The sun was setting when we started, and as we walked slowly the twilight shadows were deepening fast by the time we reached the further shore. Brande was in high spirits. Some new scientific experiment, I assumed, had come off successfully. He was beside himself. His conversation was volcanic. Now it rumbled and roared with suppressed fires. Anon, it burst forth in scintillating flashes and shot out streams of quickening wit. I have been his auditor in the three great epochs of his life, but I do not think that anything that I have recollected of his utterances equals the bold impromptus, the masterly handling of his favourite subject, the Universe, which fell from him on that evening. I could not answer him. I could not even follow him, much less suppress him. But I had come forth with a specific object in view, and I would not be gainsaid. And so, as my business had to be done better that it should be done quickly. Taking advantage of a pause which he made, literally for breath, I commenced abruptly: "I want to speak to you about your sister."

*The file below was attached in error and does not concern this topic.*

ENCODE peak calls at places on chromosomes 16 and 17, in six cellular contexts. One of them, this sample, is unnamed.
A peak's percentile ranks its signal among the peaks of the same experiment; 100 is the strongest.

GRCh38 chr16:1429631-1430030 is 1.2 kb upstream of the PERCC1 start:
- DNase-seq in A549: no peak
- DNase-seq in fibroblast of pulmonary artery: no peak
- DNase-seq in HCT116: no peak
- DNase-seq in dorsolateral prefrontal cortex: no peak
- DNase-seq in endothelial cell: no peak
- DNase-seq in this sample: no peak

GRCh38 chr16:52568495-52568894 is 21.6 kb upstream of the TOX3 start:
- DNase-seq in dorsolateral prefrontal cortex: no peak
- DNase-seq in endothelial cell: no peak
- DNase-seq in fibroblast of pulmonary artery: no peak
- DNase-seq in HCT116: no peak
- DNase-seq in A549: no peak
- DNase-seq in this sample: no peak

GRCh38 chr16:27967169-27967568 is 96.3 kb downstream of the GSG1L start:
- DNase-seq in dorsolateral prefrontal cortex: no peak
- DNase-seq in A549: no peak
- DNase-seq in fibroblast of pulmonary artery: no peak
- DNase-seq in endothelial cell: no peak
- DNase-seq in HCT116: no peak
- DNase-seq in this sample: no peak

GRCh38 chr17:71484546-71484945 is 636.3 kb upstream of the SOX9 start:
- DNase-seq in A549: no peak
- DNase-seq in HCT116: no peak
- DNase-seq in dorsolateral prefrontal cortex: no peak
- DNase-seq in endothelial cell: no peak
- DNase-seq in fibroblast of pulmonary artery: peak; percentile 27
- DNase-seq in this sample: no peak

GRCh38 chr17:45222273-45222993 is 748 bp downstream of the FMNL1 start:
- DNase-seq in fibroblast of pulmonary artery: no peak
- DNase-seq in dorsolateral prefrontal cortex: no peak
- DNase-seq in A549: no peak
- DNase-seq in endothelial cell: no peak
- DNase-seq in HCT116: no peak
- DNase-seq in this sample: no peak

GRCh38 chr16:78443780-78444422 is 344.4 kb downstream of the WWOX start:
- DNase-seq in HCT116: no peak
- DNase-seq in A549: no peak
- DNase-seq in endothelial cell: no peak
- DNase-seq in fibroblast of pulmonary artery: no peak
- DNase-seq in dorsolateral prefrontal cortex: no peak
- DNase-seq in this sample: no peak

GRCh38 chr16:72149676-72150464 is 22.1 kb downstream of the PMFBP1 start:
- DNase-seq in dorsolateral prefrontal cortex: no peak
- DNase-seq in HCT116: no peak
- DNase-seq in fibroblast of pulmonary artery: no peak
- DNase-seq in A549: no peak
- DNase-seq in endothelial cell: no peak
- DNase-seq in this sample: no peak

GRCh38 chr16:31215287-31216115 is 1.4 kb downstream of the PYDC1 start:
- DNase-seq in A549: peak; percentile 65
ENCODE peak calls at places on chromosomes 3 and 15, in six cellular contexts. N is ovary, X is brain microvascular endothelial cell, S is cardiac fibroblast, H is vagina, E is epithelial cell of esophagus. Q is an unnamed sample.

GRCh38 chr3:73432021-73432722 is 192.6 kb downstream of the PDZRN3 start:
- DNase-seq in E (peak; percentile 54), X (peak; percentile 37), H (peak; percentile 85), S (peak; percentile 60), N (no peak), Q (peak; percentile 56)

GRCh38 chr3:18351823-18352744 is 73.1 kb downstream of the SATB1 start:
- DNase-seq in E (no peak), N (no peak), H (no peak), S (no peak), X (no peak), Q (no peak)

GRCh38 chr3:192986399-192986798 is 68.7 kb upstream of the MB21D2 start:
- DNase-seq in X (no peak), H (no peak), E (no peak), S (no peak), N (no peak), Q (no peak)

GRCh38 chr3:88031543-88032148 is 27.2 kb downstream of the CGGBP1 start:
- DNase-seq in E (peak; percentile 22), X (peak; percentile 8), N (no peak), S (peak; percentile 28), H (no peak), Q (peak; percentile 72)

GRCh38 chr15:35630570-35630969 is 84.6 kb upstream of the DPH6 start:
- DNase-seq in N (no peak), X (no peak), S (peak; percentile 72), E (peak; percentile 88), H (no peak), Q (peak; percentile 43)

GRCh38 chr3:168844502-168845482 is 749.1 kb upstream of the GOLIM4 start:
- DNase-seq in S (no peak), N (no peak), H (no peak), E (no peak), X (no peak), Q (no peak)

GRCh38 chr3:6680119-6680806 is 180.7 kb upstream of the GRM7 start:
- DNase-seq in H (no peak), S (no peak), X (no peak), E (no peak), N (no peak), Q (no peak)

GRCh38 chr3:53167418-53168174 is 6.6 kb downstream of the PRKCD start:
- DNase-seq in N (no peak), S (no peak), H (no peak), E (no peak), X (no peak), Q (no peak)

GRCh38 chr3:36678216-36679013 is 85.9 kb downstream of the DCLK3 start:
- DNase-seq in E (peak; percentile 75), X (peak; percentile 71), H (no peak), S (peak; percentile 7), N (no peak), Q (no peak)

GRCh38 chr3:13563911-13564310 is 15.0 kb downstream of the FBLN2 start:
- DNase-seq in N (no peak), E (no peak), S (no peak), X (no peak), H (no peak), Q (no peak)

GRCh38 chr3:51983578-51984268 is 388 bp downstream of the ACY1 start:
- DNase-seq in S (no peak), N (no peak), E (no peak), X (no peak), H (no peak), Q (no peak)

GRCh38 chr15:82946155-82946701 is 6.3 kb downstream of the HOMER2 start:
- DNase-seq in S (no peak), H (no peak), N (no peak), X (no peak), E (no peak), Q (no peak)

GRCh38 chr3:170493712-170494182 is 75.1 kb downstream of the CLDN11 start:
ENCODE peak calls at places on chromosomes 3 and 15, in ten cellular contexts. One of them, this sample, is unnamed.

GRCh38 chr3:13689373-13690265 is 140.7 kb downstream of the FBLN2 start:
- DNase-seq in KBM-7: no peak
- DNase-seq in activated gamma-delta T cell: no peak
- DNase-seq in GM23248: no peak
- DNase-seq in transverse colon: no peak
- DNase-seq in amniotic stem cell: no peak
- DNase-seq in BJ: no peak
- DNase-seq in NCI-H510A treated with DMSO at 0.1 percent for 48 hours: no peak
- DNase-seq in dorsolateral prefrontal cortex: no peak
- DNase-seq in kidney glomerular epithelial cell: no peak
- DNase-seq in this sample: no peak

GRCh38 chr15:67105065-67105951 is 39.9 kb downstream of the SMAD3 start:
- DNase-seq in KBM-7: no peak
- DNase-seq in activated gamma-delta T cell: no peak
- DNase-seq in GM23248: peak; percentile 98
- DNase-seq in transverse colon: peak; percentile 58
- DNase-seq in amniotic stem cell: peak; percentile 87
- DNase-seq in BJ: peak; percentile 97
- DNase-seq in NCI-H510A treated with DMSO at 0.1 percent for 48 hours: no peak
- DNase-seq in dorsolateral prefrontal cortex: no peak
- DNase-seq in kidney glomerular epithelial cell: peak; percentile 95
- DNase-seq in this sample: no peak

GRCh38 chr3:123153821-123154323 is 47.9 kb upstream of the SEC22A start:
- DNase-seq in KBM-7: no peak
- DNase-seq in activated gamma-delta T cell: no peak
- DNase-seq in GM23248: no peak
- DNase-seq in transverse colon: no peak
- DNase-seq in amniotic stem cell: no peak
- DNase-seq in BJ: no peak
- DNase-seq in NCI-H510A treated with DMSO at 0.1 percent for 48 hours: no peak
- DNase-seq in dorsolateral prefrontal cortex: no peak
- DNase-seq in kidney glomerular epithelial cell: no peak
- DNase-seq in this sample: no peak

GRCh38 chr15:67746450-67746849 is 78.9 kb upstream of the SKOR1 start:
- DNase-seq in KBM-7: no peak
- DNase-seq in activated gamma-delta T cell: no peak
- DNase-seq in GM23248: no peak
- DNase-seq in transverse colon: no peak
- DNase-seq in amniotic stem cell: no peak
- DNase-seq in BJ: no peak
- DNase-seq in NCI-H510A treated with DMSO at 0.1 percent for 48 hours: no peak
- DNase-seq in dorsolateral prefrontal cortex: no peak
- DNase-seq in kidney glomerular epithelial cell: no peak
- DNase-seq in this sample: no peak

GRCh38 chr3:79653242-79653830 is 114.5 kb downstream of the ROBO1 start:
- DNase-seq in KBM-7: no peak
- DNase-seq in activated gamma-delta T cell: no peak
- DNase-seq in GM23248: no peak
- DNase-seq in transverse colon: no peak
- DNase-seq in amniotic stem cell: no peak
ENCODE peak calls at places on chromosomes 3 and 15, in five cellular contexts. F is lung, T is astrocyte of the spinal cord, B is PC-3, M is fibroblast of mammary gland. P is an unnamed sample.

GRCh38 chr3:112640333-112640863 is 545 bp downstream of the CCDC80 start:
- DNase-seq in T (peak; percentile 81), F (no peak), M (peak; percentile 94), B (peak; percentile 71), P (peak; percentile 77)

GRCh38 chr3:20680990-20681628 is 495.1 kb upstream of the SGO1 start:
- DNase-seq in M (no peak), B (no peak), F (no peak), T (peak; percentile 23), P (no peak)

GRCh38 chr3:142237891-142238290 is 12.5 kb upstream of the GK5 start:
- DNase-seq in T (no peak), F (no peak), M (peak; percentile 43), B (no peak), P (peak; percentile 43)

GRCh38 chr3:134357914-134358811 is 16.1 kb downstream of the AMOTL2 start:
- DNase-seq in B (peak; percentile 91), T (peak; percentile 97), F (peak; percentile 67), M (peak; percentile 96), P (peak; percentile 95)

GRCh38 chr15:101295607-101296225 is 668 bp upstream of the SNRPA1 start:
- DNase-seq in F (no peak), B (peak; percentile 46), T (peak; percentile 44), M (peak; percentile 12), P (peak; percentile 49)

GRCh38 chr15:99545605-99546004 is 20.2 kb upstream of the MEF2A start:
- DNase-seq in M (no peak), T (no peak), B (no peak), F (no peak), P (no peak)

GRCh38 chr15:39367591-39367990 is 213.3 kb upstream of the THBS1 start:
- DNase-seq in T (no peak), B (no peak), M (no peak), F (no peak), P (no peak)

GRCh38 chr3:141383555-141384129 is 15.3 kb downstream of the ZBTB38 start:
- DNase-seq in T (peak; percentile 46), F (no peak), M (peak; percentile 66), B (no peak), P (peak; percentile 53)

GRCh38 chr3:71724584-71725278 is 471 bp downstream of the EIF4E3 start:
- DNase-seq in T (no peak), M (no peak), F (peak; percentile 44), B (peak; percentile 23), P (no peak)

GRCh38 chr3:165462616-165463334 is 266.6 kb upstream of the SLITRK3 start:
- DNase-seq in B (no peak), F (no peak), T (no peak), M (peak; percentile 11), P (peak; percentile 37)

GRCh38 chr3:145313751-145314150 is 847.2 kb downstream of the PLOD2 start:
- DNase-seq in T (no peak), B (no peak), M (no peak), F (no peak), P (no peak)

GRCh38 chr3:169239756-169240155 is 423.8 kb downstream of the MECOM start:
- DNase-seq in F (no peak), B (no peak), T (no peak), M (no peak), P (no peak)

He turned on me surprised. Then his look changed to one of such complete contempt, and withal his bearing suggested so plainly that he knew beforehand what I was going to say, that I blurted out defiantly, and without stopping to choose my words: "I think it an infernal shame that you, her brother, should allow her to masquerade about with this good-natured but eccentric Metford girl--I should say Miss Metford."
"Why so?" he asked coldly.
"Because it is absurd; and because it isn't decent."
"My dear Abraham," Brande said quietly, "or is your period so recent as that of Isaac or Jacob? My sister pleases herself in these matters, and has every right to do so."
"She has not. You are her brother."